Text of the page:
Anorexia can happen without you realising, say if you’re under pressure with family problems, arguments with boyfriends/girlfriends, exams, school work.. if you’re under a lot of stress it can make you focus on that rather than what you need to have to eat. Research suggests that it can also happen if it runs in the family.

This eating disorder does not only affect your body image but it can affect you psychologically for example, you could suffer from random mood swings, lack of energy, gum damage, dizziness, fainting, headaches, poor memory and depression.

Recovering from anorexia can be a long and difficult journey, mainly because the first step of recovery is admitting you have a problem and as you have read in this post, anorexics are in denial most of the time. You then have to speak to someone about this once you have admitted it to yourself. Keep yourself clear of things which remind you of losing weight and becoming thin and finally seek professional help, take someone you care about with you, they will help you through everything until you’re finally yourself again.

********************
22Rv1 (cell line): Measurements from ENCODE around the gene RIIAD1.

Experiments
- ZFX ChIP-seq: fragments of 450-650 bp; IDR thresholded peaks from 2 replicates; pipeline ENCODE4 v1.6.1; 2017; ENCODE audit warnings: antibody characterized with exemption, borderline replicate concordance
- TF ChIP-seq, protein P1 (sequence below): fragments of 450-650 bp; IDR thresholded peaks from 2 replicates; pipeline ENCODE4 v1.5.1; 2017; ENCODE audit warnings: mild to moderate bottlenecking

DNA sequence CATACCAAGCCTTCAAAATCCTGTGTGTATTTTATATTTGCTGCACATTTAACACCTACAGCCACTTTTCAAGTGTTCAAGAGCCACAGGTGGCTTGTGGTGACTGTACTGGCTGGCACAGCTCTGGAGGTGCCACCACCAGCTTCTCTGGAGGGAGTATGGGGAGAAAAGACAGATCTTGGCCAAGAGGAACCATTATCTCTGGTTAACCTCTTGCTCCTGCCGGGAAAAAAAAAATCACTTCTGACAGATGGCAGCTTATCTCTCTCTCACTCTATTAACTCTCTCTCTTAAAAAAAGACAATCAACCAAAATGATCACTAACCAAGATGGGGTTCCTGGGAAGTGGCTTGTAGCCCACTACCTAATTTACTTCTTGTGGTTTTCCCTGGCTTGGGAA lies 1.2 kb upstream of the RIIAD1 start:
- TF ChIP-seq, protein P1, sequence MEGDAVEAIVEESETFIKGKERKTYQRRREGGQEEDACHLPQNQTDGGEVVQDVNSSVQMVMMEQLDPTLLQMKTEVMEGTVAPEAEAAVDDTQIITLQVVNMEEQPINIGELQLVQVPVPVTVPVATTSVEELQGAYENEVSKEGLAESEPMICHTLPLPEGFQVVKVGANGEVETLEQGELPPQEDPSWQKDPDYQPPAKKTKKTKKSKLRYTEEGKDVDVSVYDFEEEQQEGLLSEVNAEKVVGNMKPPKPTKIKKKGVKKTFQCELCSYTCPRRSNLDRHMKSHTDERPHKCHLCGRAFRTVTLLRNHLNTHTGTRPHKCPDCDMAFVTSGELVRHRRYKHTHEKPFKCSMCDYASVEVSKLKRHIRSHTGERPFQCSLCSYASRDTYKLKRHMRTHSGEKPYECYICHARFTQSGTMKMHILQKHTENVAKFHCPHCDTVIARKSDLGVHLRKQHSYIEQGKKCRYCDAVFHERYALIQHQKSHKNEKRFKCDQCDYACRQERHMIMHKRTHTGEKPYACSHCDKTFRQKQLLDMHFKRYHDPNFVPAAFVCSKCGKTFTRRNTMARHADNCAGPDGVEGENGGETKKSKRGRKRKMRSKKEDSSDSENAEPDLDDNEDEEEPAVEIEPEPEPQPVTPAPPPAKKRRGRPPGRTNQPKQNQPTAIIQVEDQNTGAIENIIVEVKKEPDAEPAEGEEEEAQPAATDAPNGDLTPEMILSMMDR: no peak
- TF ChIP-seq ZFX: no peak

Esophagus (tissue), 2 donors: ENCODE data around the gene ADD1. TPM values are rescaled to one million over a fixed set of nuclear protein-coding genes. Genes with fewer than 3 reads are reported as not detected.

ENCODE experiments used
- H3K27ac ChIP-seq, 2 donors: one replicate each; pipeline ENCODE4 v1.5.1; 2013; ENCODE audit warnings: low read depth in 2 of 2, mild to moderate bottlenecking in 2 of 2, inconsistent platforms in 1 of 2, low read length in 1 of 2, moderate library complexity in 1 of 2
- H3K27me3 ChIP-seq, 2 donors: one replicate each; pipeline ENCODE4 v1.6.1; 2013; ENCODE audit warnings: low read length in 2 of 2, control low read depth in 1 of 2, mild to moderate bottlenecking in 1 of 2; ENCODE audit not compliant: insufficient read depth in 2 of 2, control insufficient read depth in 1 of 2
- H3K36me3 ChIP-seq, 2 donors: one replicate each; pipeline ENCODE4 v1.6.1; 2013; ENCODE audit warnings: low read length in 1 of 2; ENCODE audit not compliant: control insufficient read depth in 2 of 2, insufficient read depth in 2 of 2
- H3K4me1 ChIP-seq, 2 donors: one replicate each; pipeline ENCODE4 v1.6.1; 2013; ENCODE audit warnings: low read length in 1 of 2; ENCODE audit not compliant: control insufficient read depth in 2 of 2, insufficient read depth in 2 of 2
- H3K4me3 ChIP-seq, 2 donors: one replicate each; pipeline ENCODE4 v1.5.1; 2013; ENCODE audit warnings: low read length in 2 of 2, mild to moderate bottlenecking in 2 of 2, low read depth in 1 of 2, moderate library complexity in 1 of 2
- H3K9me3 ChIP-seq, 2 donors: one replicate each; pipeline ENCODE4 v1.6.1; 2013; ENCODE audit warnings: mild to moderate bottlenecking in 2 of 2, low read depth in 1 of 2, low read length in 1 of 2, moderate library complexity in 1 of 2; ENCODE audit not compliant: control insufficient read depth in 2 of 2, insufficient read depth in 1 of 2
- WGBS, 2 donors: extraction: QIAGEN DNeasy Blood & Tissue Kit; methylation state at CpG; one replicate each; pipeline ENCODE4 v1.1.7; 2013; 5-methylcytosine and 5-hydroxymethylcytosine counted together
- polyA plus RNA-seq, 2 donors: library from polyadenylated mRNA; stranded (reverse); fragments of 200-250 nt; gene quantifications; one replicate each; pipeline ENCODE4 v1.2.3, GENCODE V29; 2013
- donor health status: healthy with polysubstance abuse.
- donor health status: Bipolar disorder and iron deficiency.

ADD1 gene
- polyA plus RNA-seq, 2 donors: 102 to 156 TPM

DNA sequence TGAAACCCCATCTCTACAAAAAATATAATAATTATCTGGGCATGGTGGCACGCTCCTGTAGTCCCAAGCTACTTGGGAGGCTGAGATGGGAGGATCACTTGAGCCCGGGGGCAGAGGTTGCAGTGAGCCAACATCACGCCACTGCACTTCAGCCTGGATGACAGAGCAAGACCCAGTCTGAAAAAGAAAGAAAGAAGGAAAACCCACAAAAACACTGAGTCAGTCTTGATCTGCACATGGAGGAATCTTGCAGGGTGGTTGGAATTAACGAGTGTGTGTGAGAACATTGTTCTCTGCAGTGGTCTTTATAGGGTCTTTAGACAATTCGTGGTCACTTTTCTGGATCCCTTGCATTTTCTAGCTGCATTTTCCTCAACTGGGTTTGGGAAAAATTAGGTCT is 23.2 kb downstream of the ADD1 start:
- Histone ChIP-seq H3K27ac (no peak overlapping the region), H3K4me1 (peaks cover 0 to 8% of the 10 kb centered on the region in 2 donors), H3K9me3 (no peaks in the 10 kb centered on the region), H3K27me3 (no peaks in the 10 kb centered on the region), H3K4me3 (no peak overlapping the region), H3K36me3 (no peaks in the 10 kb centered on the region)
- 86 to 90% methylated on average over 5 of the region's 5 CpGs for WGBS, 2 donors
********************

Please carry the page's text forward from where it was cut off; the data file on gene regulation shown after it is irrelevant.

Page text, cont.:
The following number is the national eating disorders line, if anyone reading this believes they could be suffering from anorexia/bulimia or any other disorder or perhaps you are worried about someone. Call this number for help.

Also, if you want advice, please leave me asks or message me on my facebook or tweet me. I’ve been in a close situation where I lost too much weight too fast, and I’ve had friends who have suffered, I just want to help. I will leave the link for my twitter and facebook below. Stay beautiful and keep smiling.

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3 thoughts on “Anorexia

  1. Pingback: Food aversion vs. anorexia: What’s the difference? « The Not Big Anymore, Formerly Fat Guy

  2. Hello There. I found your blog using msn. This is a
    very well written article. I will be sure to bookmark it and return to read more of your useful information.
    Thanks for the post. I’ll certainly return.